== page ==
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The Legal Status of Nuclear Disarmament following the Nuclear Arms Race Cases

4 November, 2020

By Jessica Honan – Research Assistant

In 2014, the Marshall Islands (RMI) attempted, unsuccessfully, to use International Law to compel States to disarm their nuclear capacities. With the Treaty on the Prohibition of Nuclear Weapons set to enter into force in January 2021, the RMI’s earlier attempt to have States’ legal obligations clarified is relevant to the discussion on the legal status of nuclear disarmament in International Law. The RMI has openly protested the existence of nuclear weapons since the US conducted nuclear tests on atolls in the country in the 1940s. This objection to nuclear weapons culminated to the RMI filing Applications to the International Court of Justice (ICJ) against the nine countries in possession of nuclear weapons – the Nuclear Weapon States (NWS). Proceedings against China, France, Israel, North Korea, India, Russia, and the US did not ensue, as these States have not recognised the Court’s jurisdiction. Litigation against India, Pakistan and the UK proceeded. The RMI’s claims against these countries centred on their failure to disarm their nuclear capacity.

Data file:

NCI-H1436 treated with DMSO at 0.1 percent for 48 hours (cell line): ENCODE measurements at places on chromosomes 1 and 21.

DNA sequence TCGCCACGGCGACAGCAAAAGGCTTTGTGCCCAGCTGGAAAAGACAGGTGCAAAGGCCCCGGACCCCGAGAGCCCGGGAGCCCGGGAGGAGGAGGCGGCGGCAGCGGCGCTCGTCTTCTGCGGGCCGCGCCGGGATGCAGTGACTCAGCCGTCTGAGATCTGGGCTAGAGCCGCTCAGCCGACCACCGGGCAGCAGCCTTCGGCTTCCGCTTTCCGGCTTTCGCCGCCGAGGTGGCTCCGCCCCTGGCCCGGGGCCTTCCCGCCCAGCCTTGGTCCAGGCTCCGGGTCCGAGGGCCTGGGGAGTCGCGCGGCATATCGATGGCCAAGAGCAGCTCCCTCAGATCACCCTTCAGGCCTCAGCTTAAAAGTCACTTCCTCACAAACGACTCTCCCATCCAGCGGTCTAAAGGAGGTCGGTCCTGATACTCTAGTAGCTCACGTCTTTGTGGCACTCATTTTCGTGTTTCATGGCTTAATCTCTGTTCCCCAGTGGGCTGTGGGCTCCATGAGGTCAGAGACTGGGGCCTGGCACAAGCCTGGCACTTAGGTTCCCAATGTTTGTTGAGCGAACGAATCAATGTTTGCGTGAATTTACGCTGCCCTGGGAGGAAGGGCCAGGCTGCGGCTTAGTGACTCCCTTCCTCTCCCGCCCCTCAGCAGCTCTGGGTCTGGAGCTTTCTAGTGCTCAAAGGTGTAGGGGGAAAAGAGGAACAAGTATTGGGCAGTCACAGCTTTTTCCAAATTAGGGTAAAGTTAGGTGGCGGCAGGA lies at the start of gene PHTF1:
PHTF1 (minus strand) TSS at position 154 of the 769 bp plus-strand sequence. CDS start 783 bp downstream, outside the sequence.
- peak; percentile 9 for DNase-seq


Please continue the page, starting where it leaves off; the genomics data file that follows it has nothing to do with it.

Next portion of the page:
As both the RMI and the UK are party to the Treaty on the Non-Proliferation of Nuclear Weapons (NPT), the RMI contended the UK was not fulfilling its disarmament obligation contained in Article VI of the NPT. Article VI requires States “to pursue negotiations” for disarmament in good faith. Based on a contextual interpretation of the preambular paragraph of the NPT, this obligation does not require all States to immediately disarm, but to take active steps towards disarmament.

As India and Pakistan are not parties to the NPT, this legal route was not available to the RMI. Instead, the RMI Marshall Islands submitted that India and Pakistan should disarm on the basis that the obligation to pursue disarmament is universally legally obligatory, by virtue of being Customary International Law (‘CIL’). The ICJ articulated in its North Sea Continental Shelf ruling on the delimitation of the continental shelf between Germany, Denmark and the Netherlands, that a norm will be crystallised as CIL – and therefore legally binding on States – when there is sufficient State Practice and opinio juris. Opinio juris exists where there is evidence the State believed their actions obligatory due to the existence of a rule. State practice must be geographically widespread and legally and politically representative. The Marshall Islands contended that Article VI was CIL, based on the fact the NPT has been ratified by 190 states.